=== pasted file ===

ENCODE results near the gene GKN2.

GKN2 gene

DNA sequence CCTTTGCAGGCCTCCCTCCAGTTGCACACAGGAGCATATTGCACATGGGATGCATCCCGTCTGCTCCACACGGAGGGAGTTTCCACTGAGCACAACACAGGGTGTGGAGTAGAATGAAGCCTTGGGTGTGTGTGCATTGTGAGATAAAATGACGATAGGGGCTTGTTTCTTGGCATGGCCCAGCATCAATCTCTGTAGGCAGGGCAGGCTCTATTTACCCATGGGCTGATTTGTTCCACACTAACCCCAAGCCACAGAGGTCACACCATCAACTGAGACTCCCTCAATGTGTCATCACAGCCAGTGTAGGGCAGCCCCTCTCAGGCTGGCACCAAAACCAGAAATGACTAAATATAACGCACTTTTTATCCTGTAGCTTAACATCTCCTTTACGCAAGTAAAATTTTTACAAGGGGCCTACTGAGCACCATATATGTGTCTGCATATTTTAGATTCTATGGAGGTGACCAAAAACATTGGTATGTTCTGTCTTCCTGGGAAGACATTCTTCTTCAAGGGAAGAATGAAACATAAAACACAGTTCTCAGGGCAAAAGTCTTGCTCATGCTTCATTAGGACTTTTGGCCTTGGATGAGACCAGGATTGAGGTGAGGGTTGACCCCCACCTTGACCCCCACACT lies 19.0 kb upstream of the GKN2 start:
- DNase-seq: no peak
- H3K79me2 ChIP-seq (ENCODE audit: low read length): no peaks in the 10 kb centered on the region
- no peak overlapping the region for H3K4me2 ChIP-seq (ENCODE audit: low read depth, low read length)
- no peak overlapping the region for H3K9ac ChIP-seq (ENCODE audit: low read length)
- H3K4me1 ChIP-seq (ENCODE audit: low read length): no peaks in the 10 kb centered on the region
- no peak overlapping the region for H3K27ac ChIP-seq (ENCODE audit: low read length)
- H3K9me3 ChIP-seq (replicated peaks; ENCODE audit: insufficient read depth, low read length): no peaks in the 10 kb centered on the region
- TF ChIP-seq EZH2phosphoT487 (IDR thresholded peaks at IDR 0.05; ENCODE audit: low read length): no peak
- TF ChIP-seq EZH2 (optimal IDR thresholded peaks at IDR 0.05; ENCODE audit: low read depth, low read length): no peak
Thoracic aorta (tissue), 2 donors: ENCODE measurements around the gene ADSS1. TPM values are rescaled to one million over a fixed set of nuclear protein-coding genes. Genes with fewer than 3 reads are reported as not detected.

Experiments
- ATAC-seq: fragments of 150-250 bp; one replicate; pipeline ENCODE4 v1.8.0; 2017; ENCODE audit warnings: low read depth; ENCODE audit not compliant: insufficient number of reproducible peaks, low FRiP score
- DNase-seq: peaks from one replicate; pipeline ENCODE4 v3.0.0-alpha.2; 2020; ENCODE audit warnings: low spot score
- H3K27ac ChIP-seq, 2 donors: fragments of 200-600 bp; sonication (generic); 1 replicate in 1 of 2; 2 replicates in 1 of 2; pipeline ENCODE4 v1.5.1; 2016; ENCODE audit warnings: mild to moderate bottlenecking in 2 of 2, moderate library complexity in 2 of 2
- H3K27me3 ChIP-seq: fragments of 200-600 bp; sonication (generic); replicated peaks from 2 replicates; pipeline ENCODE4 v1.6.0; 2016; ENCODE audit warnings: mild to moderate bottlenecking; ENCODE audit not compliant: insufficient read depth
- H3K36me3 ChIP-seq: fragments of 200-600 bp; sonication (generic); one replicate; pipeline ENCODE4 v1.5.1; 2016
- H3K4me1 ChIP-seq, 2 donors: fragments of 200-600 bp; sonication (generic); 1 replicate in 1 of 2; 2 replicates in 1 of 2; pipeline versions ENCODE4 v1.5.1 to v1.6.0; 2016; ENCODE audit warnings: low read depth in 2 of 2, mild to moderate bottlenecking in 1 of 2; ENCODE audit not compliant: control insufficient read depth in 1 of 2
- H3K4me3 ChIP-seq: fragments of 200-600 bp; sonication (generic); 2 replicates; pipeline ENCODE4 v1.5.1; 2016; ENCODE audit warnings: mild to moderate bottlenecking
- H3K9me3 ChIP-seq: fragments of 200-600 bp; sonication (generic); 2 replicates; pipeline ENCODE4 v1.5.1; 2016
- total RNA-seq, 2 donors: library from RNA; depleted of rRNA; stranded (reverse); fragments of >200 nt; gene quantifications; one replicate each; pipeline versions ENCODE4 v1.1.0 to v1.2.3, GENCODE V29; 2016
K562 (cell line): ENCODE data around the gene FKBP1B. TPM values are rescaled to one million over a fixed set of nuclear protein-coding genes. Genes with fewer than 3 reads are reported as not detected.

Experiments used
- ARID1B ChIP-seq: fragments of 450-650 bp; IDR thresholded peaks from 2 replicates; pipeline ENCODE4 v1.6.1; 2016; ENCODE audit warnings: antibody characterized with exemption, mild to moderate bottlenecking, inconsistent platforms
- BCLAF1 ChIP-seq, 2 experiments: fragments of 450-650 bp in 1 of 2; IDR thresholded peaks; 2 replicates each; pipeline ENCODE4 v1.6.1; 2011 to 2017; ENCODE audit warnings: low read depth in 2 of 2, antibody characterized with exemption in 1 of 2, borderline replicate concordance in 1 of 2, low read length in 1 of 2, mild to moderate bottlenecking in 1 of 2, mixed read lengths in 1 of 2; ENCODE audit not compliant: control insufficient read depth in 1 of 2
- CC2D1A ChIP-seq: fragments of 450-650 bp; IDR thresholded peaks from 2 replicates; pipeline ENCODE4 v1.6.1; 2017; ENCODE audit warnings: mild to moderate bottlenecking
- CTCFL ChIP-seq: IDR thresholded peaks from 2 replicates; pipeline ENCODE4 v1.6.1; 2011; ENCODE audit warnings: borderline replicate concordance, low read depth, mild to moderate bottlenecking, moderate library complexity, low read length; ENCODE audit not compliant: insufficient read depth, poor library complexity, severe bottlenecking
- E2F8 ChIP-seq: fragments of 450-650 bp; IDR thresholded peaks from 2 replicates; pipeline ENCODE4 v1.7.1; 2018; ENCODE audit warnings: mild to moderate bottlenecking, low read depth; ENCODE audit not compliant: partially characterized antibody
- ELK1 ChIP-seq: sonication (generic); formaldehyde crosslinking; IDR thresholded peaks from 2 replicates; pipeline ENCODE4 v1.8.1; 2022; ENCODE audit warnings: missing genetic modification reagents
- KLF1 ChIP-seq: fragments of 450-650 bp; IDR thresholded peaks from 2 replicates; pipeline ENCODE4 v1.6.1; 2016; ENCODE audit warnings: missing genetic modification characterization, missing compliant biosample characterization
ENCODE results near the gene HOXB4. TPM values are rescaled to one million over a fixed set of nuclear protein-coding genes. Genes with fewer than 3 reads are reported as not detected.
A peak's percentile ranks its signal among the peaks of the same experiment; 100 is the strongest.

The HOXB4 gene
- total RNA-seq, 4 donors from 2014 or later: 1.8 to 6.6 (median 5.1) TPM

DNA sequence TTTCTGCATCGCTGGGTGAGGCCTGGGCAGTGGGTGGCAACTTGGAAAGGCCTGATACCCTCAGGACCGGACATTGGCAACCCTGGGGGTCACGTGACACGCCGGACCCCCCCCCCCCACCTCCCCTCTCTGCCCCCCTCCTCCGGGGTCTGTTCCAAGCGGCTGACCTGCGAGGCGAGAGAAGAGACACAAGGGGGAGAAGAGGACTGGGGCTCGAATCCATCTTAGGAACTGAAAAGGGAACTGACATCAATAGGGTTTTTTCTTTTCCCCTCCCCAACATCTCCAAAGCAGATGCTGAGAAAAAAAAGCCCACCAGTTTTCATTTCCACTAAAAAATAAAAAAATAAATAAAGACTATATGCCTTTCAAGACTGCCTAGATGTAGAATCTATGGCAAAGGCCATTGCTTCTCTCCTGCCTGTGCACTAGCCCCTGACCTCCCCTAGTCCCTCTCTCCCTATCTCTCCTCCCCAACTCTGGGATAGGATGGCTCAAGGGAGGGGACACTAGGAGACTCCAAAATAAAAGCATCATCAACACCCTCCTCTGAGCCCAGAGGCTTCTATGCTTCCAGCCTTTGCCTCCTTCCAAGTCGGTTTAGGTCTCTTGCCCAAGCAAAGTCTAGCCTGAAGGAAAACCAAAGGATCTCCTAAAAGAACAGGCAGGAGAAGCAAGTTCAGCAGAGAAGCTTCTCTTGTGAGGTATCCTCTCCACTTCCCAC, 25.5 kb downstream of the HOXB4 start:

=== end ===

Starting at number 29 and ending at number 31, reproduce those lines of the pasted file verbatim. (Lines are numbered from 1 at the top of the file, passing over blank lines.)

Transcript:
- CTCFL ChIP-seq: IDR thresholded peaks from 2 replicates; pipeline ENCODE4 v1.6.1; 2011; ENCODE audit warnings: borderline replicate concordance, low read depth, mild to moderate bottlenecking, moderate library complexity, low read length; ENCODE audit not compliant: insufficient read depth, poor library complexity, severe bottlenecking
- E2F8 ChIP-seq: fragments of 450-650 bp; IDR thresholded peaks from 2 replicates; pipeline ENCODE4 v1.7.1; 2018; ENCODE audit warnings: mild to moderate bottlenecking, low read depth; ENCODE audit not compliant: partially characterized antibody
- ELK1 ChIP-seq: sonication (generic); formaldehyde crosslinking; IDR thresholded peaks from 2 replicates; pipeline ENCODE4 v1.8.1; 2022; ENCODE audit warnings: missing genetic modification reagents